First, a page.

A jury has officially been selected for Amber Guyger — the off-duty police officer who killed Botham Shem Jean in his own in Dallas home back on Sept. 6. Now, Guyger’s team are reportedly searching for a a defense and their latest lie they will sell to the jury is her killing of Jean was a “mistake of fact.”
According to Dallas News, “Guyger’s attorneys are expected to argue that she isn’t guilty of a crime because she made a ‘mistake of fact,’ meaning she believed something to be true but it wasn’t.” The “mistake of fact” argument is often used in Dallas courts and Dallas defense attorney Russell Wilson said, “Mistake of fact is the same thing that you’re hearing when you hear the police say, ‘We thought he had a gun.’”
Back in August, it was reported a new motion by the state said the defense “would argue that her use of deadly force was justified as deadly force in self-defense.” However, the state says that argument requires reasonable “belief that would be held by an ordinary and prudent person in the same circumstances.”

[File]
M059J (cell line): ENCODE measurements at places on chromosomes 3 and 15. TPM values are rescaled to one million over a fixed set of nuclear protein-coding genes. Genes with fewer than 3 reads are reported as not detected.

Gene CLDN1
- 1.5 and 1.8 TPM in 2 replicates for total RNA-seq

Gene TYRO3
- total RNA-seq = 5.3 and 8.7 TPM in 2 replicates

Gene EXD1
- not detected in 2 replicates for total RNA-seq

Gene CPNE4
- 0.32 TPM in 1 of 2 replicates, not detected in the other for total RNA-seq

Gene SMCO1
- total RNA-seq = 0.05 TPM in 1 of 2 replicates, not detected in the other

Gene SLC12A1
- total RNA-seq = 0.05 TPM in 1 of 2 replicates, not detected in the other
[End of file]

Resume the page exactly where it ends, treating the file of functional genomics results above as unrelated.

Obviously, an ordinary person would not gun someone down if they went to the wrong apartment.
On Sept. 6, Guyger said that following a long day on the job as a Dallas police officer, she implausibly mistook his apartment for her own and, after ordering Jean not to move, shot him twice before realizing the error of her ways. Her story was met with doubt because of a number of factors, especially her assertion that Jean’s door was ajar. Videos posted on social media by neighbors appeared to show that apartment doors in the building shut automatically, which seemed to indicate that Guyger was lying.
Officer Amber Guyger's claim that Botham Jean's door was ajar when she tried to enter the apartment is being proven false by residents in the building. A resident uploaded a video showing how the door closes after it's opened… (🎥: @RealDLHughley ) pic.twitter.com/Snn9faZwN4
— Atlanta Black Star (@ATLBlackStar) September 12, 2018
In addition to the inconsistencies in her alibis, which have changed several times, Dallas police, of which Guyger was a member for five years before being fired, appeared to be helping to cover up the shooting for their colleague. The department was accused of allowing Guyger enough time to scrub her social media accounts and get her story straight before turning herself in three days after killing Jean. It also gave Guyger enough time to move out of her apartment, which was never searched by police despite five warrants allowing them to do so.